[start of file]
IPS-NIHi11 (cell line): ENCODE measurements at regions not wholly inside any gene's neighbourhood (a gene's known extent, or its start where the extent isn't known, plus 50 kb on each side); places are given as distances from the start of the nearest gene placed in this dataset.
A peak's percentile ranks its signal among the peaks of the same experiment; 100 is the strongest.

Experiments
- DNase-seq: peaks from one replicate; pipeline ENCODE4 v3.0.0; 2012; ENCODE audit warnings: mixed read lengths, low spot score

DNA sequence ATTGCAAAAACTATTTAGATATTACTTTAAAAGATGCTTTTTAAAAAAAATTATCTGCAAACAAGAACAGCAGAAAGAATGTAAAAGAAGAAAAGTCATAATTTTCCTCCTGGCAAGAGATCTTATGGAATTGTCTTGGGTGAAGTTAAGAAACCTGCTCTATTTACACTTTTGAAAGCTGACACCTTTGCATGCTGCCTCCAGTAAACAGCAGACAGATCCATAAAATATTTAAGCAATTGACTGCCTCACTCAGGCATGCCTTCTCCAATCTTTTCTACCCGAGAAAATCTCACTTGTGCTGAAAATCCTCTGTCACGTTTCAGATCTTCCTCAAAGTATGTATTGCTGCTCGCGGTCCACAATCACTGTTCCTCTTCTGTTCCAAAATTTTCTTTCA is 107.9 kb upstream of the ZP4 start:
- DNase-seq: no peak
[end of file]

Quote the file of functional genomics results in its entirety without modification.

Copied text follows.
IPS-NIHi11 (cell line): ENCODE measurements at regions not wholly inside any gene's neighbourhood (a gene's known extent, or its start where the extent isn't known, plus 50 kb on each side); places are given as distances from the start of the nearest gene placed in this dataset.
A peak's percentile ranks its signal among the peaks of the same experiment; 100 is the strongest.

Experiments
- DNase-seq: peaks from one replicate; pipeline ENCODE4 v3.0.0; 2012; ENCODE audit warnings: mixed read lengths, low spot score

DNA sequence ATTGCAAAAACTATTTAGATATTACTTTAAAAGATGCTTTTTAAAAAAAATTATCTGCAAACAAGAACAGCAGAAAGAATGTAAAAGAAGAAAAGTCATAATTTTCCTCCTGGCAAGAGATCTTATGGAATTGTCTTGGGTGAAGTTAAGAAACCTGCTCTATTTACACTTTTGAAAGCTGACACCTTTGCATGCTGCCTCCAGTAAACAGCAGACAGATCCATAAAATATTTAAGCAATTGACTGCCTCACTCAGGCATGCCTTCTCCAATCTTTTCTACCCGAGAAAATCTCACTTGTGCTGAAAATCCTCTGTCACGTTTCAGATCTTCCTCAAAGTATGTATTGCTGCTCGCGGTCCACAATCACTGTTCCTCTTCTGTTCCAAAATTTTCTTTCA is 107.9 kb upstream of the ZP4 start:
- DNase-seq: no peak